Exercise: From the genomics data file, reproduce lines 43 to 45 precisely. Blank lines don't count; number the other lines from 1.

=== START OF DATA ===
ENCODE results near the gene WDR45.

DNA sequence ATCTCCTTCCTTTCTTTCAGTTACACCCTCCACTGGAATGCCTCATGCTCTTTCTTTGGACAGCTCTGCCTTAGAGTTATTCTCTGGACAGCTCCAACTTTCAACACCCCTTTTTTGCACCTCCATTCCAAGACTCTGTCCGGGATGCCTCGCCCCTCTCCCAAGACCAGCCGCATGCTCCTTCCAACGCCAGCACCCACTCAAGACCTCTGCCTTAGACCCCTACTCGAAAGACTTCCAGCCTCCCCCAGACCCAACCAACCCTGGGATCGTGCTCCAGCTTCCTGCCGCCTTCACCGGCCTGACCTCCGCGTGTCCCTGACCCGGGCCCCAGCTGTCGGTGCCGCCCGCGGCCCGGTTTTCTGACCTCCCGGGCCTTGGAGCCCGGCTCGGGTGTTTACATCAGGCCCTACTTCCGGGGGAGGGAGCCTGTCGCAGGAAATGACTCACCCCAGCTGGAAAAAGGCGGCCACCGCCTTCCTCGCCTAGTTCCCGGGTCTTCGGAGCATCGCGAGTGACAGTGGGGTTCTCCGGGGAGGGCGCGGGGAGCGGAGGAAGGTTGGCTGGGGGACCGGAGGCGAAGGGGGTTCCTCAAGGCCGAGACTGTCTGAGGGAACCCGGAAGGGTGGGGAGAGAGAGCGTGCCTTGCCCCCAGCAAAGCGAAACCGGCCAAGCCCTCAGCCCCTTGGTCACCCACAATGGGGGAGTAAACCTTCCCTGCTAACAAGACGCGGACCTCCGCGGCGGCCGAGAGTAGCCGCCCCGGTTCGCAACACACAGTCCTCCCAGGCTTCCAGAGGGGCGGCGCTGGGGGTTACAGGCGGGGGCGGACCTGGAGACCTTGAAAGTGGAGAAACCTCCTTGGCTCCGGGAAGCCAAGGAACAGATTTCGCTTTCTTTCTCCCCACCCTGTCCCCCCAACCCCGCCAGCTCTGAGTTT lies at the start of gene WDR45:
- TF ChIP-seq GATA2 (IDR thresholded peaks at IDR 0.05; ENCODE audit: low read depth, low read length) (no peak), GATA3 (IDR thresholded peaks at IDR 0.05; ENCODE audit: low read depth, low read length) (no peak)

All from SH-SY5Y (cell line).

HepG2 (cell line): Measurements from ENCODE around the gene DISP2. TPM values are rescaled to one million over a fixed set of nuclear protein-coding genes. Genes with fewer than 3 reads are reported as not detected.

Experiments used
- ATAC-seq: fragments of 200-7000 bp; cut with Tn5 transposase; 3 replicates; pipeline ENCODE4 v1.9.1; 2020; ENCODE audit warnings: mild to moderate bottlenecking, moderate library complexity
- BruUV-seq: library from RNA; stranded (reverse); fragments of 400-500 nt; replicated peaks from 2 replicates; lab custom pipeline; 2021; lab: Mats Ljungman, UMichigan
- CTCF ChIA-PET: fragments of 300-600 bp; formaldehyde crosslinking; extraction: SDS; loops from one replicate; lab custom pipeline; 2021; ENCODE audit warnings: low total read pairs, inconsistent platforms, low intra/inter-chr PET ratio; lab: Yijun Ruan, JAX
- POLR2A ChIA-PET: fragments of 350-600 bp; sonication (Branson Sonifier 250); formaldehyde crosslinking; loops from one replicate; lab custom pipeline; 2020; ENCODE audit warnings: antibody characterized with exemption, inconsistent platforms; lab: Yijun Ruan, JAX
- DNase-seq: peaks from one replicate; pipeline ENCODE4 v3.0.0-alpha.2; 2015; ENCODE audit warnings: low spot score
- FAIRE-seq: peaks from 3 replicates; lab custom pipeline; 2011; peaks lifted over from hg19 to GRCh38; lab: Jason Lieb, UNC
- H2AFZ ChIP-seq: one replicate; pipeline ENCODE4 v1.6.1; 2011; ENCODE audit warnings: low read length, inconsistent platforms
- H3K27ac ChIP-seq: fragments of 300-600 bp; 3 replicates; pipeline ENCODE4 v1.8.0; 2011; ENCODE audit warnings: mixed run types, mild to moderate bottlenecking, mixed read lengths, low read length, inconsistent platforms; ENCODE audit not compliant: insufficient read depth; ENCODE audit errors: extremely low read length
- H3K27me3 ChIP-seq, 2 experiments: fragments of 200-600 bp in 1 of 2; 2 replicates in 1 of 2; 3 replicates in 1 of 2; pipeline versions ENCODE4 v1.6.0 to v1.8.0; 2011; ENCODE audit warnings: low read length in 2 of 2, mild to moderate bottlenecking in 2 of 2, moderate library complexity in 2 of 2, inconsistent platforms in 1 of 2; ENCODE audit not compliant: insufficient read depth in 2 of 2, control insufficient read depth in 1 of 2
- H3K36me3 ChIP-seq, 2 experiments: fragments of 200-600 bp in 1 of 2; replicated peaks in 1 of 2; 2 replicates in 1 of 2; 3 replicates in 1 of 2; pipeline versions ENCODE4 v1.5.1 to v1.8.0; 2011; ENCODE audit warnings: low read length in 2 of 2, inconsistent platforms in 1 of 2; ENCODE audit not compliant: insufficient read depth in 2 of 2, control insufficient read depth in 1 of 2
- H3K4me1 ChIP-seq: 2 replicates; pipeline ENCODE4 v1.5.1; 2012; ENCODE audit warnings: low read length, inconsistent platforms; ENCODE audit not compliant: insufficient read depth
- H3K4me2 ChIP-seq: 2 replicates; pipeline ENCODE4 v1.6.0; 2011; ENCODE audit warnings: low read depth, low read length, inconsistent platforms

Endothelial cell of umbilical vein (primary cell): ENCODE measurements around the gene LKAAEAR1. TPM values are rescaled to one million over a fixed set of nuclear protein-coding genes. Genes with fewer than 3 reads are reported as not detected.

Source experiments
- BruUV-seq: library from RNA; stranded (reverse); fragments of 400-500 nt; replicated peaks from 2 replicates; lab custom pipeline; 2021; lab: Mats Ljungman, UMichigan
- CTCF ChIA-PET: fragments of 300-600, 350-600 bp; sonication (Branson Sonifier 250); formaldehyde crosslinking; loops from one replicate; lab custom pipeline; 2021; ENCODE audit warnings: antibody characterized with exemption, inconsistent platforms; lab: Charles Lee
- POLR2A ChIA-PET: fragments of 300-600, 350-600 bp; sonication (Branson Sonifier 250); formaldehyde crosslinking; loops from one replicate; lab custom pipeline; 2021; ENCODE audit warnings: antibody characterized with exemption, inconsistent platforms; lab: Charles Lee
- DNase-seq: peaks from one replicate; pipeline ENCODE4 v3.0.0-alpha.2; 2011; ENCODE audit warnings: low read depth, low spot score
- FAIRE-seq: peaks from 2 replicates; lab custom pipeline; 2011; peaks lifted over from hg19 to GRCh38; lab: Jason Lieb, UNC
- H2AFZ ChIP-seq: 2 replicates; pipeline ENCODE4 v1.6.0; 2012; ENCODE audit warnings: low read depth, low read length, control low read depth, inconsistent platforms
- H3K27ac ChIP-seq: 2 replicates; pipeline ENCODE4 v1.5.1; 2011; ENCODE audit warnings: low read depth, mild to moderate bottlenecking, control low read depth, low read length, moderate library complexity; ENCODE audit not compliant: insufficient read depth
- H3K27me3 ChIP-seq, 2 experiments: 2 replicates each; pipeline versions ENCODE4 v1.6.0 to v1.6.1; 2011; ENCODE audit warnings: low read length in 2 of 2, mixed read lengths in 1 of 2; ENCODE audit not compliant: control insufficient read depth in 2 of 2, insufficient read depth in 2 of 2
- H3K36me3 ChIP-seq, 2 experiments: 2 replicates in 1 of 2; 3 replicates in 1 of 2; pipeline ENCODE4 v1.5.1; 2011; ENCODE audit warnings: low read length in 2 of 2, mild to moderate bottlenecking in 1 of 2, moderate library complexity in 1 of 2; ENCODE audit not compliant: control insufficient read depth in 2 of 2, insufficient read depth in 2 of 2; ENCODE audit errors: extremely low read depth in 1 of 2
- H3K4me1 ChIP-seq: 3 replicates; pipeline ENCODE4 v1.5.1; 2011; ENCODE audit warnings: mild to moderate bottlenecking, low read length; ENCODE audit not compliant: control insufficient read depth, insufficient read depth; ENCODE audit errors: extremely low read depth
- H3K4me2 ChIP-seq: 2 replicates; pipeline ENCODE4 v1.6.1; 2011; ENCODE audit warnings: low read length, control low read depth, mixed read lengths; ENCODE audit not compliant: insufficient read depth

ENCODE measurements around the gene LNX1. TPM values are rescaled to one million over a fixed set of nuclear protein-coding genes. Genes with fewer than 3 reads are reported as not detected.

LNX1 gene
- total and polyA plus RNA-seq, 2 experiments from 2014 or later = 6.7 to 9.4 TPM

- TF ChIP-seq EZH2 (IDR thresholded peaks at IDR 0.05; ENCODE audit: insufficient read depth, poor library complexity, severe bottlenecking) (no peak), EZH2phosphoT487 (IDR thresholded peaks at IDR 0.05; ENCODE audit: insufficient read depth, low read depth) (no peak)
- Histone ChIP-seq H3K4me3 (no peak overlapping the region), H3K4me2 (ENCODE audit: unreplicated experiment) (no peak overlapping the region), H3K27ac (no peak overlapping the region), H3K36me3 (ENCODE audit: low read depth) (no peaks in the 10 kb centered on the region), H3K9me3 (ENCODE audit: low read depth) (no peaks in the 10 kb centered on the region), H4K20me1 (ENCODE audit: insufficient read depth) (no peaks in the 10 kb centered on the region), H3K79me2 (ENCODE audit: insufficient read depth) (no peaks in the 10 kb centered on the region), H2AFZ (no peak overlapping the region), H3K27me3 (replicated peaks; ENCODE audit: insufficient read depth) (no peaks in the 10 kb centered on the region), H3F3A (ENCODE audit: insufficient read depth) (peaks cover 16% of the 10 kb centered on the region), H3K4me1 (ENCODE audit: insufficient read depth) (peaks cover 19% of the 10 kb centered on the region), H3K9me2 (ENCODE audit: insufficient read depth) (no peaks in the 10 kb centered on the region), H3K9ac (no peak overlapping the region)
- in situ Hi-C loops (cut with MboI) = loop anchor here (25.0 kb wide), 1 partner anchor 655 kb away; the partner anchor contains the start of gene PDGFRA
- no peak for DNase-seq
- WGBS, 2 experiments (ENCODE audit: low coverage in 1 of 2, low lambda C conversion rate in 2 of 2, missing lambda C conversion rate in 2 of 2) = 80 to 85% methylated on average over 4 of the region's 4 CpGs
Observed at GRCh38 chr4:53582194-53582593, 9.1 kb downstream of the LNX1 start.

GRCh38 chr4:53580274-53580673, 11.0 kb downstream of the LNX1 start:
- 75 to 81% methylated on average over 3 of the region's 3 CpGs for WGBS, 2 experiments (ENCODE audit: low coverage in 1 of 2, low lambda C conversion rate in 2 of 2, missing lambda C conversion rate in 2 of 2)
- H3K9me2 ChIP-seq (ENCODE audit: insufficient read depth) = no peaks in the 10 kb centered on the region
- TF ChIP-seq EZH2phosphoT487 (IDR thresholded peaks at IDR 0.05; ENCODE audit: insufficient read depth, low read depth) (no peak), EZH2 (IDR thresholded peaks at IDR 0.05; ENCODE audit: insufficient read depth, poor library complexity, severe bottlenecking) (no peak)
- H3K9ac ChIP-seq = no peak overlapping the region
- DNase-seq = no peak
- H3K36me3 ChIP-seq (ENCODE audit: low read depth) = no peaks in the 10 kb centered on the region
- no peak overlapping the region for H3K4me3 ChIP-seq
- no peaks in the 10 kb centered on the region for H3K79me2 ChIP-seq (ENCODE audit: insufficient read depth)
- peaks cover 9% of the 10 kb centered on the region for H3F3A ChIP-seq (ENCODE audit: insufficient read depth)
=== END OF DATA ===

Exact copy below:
- H3K9me2 ChIP-seq (ENCODE audit: insufficient read depth) = no peaks in the 10 kb centered on the region
- TF ChIP-seq EZH2phosphoT487 (IDR thresholded peaks at IDR 0.05; ENCODE audit: insufficient read depth, low read depth) (no peak), EZH2 (IDR thresholded peaks at IDR 0.05; ENCODE audit: insufficient read depth, poor library complexity, severe bottlenecking) (no peak)
- H3K9ac ChIP-seq = no peak overlapping the region